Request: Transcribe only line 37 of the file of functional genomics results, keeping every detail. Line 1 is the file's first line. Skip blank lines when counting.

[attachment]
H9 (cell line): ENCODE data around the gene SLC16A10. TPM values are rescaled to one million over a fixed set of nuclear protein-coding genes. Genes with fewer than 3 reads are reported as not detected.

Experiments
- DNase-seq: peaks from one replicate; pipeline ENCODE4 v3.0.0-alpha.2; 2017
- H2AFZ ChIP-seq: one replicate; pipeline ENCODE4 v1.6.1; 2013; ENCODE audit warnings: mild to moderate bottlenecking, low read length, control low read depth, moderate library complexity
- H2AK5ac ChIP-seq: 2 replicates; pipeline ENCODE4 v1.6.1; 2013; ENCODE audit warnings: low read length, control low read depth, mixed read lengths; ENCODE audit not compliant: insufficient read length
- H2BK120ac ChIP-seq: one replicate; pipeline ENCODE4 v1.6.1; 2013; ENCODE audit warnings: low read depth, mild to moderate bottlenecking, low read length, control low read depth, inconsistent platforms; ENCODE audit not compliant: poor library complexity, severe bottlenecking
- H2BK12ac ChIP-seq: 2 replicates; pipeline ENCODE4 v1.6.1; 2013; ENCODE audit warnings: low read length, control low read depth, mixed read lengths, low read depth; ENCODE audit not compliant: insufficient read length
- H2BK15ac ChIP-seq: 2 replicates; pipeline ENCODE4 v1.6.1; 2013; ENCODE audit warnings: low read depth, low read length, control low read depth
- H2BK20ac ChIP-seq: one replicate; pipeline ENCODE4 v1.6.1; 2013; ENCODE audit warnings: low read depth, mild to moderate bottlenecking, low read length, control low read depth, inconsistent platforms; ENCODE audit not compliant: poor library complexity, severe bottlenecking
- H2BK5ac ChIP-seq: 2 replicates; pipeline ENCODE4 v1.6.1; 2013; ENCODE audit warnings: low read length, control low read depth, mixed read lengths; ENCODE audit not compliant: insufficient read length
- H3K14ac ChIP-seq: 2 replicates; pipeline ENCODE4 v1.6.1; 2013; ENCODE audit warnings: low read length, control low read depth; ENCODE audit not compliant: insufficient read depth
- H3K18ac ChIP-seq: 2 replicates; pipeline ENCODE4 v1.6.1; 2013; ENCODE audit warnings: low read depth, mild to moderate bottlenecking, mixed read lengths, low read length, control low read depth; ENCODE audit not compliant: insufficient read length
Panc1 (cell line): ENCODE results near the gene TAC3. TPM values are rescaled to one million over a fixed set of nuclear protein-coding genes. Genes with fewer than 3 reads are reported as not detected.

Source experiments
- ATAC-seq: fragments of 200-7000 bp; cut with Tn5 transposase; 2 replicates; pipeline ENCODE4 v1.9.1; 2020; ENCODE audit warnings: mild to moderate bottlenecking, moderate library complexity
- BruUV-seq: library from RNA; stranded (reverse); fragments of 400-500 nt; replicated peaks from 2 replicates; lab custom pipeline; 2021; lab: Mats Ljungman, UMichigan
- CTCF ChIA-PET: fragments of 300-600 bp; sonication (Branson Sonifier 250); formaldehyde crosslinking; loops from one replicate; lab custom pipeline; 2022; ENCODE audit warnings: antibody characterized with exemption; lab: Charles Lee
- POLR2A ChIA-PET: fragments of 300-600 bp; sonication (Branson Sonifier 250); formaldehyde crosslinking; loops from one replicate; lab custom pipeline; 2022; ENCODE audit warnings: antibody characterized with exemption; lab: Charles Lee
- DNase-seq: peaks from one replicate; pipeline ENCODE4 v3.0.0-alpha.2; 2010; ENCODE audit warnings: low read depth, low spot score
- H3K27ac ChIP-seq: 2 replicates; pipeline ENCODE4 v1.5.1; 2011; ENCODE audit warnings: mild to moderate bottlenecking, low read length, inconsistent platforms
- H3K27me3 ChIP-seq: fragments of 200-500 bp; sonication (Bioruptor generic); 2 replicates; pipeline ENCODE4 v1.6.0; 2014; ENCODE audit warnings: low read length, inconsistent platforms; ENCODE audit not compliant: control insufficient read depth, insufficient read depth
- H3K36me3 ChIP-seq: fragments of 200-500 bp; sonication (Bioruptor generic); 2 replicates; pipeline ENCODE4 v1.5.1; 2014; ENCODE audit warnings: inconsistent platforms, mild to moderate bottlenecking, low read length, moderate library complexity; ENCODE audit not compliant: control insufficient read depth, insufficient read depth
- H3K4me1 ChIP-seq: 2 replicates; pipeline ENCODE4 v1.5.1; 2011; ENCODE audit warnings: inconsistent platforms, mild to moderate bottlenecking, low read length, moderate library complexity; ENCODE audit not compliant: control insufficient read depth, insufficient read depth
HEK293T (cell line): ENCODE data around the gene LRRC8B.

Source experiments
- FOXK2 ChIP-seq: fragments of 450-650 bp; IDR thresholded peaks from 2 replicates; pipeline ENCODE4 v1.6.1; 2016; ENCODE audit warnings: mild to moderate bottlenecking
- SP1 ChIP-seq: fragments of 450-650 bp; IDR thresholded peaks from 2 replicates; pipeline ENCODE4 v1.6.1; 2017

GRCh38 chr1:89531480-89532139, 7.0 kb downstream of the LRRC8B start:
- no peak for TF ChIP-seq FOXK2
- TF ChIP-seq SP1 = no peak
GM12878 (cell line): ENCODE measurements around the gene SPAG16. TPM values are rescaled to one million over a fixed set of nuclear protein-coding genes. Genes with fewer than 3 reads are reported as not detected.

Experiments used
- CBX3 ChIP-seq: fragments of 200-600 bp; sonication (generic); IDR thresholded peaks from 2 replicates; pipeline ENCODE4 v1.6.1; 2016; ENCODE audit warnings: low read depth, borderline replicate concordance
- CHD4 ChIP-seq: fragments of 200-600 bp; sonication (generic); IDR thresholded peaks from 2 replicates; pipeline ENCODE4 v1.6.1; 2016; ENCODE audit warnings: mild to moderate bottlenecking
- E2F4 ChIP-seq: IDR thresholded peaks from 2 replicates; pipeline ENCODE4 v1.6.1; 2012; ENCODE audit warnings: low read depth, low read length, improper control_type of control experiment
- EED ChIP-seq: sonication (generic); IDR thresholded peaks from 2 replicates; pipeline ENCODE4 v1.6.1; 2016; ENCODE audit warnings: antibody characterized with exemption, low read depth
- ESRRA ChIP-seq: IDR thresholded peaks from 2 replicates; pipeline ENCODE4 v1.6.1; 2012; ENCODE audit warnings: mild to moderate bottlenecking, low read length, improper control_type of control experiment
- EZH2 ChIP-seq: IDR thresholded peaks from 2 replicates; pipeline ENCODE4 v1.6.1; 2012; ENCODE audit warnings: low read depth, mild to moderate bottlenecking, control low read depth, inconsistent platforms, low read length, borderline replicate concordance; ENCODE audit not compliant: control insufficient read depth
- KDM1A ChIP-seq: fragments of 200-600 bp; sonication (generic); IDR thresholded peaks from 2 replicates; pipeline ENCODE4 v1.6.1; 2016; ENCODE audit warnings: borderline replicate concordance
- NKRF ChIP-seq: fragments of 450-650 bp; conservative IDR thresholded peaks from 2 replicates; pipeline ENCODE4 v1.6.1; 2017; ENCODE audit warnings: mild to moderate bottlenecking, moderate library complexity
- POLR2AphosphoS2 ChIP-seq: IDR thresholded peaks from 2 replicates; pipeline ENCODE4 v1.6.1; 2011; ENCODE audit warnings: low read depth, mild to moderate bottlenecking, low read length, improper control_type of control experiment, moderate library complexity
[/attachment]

- ESRRA ChIP-seq: IDR thresholded peaks from 2 replicates; pipeline ENCODE4 v1.6.1; 2012; ENCODE audit warnings: mild to moderate bottlenecking, low read length, improper control_type of control experiment